Foster Care Forums

Every child deserves to grow up in a safe, loving home, whether that is with biological, kinship, foster or adoptive families. Ohio Governor Mike DeWine created the Children Services Transformation Advisory Council to conduct a top-down review of Ohio’s foster care system and develop recommendations on needed reforms so that more Ohio children have a permanent, loving place to call home.

The Children Services Transformation Advisory Council, created through Executive Order 2019-27D, will hold a series of seven regional Foster Care Forums.

All are invited to attend, and those with lived-experience with the foster care system are encouraged to submit testimony.

Recovery Ohio

Moments after taking the oath of office, Governor DeWine created the RecoveryOhio initiative to ensure that we act aggressively to address this crisis and invest in the health and well-being of Ohio’s citizens.

Faith-Based And Community Initiatives

The mission of the Governor’s Office of Faith-Based and Community Initiatives is to promote solutions, including those from faith-based partners, to community needs and support the development of collaborative efforts to improve the well-being

innovate Ohio

InnovateOhio’s mission is to look at every state service with an eye on the customer’s experience.

Common Sense Initiative

CSI exists to create a regulatory climate in Ohio that maximizes business economic potential while ensuring the health and safety of Ohio’s citizens.

Led by Lt. Governor Jon Husted, Ohio’s Common Sense Initiative (CSI) reviews business-impacting rules, helps businesses navigate regulatory obstacles, and leads initiatives to improve Ohio’s regulatory climate. CSI was formed to propel job and economic growth in Ohio.

Since its launch, CSI has reviewed nearly 15,000 state agency regulations, and has identified 60 percent of those regulations as potential obstacles to Ohio businesses. All of those identified regulations were either amended or rescinded.

Twitter

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Featured Video Play Icon2020 State of the Commonwealth Address

Who: Governor Ralph Northam

What: Annual address to Virginia senators, delegates, and supreme court justices

When: Jan. 8, 2020 – 7 to 8 pm (EST)

Where: Richmond State Capitol

Content from the original Virginia House of Delegates recording has not been edited in any way.

To view Governor Northam’s 2019 State of the Commonwealth Address, go this post. This post also has a transcript of the Governor’s address and articles about the address. Go to Ralph Northam’s post to learn more about the Governor.

Coming soon – transcript and articles on 2020 address

Summary

Who: Governor Ralph Northam

What: Annual address to Virginia senators, delegates, and supreme court justices

When: Jan. 8, 2020 – 7 to 8 pm (EST)

Where: Richmond State Capitol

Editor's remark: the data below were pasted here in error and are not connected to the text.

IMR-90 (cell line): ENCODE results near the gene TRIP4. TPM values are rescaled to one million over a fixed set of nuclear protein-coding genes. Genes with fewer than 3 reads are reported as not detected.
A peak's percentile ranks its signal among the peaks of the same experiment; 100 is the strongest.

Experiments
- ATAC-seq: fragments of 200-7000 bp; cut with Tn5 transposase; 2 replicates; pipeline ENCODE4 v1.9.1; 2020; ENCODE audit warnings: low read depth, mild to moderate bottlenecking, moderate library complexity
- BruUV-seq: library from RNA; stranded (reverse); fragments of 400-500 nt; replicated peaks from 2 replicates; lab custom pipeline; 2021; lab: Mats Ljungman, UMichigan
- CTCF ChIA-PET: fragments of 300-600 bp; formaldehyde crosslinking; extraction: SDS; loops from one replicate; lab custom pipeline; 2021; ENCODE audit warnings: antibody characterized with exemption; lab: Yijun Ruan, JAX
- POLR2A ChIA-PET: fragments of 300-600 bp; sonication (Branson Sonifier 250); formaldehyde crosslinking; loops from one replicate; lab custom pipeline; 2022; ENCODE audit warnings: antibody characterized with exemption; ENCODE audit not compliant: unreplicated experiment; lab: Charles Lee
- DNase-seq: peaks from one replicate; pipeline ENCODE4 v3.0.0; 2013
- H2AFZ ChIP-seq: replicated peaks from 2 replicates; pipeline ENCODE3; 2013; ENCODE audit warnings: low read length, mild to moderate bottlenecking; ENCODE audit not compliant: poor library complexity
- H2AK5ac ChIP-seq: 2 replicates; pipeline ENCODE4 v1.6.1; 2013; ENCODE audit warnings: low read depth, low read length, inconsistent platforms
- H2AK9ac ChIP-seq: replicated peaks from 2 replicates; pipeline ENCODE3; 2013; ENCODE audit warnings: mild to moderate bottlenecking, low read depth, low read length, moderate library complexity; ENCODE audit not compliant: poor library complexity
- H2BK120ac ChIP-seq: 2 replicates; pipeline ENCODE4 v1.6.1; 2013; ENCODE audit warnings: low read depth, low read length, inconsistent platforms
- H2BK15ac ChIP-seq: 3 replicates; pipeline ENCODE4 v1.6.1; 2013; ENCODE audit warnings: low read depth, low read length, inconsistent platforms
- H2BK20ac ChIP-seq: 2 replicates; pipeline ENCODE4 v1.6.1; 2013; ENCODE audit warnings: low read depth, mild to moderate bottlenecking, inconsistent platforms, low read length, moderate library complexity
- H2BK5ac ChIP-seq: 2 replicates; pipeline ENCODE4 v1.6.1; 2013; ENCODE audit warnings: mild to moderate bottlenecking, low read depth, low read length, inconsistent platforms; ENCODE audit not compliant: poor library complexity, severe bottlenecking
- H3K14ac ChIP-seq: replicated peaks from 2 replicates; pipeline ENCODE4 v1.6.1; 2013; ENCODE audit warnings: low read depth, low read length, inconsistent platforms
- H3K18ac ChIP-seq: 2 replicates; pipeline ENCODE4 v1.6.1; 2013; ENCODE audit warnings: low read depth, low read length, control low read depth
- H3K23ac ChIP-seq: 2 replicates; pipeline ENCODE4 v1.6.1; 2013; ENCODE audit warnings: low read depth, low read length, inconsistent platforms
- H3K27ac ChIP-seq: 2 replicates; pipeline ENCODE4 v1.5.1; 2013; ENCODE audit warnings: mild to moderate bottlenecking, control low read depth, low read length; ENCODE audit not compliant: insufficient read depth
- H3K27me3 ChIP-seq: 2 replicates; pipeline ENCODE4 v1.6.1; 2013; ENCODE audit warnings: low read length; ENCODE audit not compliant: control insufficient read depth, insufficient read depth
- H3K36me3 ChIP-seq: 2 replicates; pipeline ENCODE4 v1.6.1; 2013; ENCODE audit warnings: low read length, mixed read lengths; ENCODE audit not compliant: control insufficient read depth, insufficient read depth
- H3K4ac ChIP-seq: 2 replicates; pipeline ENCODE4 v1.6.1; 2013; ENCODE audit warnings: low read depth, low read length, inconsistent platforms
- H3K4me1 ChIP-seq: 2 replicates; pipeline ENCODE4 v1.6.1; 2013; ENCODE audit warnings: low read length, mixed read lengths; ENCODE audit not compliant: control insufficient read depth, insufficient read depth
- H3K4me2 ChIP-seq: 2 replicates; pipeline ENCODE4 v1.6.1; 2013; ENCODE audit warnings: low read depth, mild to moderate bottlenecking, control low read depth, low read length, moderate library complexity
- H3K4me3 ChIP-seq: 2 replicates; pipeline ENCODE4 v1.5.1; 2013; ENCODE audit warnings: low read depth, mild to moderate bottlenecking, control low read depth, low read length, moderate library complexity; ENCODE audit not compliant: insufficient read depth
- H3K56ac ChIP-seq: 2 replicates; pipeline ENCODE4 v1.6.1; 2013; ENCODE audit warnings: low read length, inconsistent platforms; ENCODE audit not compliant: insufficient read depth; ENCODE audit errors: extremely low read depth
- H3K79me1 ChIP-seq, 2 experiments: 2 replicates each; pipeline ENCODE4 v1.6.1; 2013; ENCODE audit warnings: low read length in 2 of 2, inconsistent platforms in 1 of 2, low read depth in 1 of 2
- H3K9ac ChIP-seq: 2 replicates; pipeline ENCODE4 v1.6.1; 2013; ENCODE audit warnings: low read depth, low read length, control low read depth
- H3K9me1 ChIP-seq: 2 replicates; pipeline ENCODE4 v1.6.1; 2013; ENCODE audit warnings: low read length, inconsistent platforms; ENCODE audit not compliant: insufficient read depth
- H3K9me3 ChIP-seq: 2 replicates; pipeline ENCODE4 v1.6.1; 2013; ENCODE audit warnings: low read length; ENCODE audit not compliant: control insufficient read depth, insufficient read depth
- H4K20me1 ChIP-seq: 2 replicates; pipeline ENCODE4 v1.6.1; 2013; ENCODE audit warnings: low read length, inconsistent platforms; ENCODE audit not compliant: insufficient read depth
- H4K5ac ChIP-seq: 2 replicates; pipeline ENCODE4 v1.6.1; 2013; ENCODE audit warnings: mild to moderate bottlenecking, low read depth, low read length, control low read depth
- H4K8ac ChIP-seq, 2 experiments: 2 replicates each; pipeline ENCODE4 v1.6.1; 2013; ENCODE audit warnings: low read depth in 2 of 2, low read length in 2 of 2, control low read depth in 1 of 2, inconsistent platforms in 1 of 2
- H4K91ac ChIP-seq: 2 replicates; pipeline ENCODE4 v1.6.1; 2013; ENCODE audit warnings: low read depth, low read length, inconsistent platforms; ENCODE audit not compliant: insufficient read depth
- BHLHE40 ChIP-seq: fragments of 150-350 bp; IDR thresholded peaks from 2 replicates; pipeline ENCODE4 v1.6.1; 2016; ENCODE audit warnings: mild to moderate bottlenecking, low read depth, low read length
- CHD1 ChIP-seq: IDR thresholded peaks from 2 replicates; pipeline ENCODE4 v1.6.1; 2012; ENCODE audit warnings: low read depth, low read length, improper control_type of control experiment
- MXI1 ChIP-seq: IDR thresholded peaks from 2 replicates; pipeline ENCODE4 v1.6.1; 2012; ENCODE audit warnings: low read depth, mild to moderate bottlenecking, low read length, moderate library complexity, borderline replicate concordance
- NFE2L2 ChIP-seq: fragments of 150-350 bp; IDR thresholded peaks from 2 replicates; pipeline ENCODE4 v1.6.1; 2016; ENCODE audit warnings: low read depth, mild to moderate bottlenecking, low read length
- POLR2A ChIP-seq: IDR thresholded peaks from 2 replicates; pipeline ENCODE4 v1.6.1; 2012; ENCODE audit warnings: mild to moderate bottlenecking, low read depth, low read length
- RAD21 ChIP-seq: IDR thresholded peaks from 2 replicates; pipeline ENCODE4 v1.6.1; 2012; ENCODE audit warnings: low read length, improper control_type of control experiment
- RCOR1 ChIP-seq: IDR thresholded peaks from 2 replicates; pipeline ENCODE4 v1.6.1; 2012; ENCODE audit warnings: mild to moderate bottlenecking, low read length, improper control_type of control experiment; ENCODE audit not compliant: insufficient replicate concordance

Content from the original Virginia House of Delegates recording has not been edited in any way.

To view Governor Northam’s 2019 State of the Commonwealth Address, go this post. This post also has a transcript of the Governor’s address and articles about the address. Go to Ralph Northam’s post to learn more about the Governor.

Coming soon – transcript and articles on 2020 address

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Governor of Virginia

The Governor of the Commonwealth of Virginia serves as the chief executive of the Commonwealth of Virginia for a four-year term. The current holder of the office is Democrat Ralph Northam, who was sworn in on January 13, 2018.

Candidates for governor must be United States citizens who have resided in Virginia and been a registered voter for five years prior to the election in which they are running. The candidates must be at least 30 years of age.

Unlike other state governors, Virginia governors are not allowed to serve consecutive terms.  To get on the ballot for Governor of Virginia, each candidate must file 10 000 signatures, including the signatures of at least 400 qualified voters from each 11 congressional districts in the Commonwealth.

The Governor of Virginia is addressed as "The Honorable", but may occasionally be referred to as "Excellency" if ceremonially appropriate.

Summary

Candidates for governor must be United States citizens who have resided in Virginia and been a registered voter for five years prior to the election in which they are running. The candidates must be at least 30 years of age.

Unlike other state governors, Virginia governors are not allowed to serve consecutive terms.  To get on the ballot for Governor of Virginia, each candidate must file 10 000 signatures, including the signatures of at least 400 qualified voters from each 11 congressional districts in the Commonwealth.

The Governor of Virginia is addressed as “The Honorable”, but may occasionally be referred to as “Excellency” if ceremonially appropriate.

Duties

From Wikipedia

The governor is the head of government in Virginia. At the beginning of every regular session, they must report the state of the Commonwealth to the Virginia General Assembly (both the House of Delegates and the Senate). They must convene the legislature when two-thirds of each house calls for a special session. The governor must ensure that the laws of the Commonwealth are faithfully executed by either signing, or allowing it to come into law, or vetoing, not allowing it to become law. They are responsible for the safety of the state, as they serve as commander-in-chief of the Virginia Militia.

Powers

From Wikipedia

  • The governor has the legislative power to submit recommendations and to call special sessions when he finds them necessary.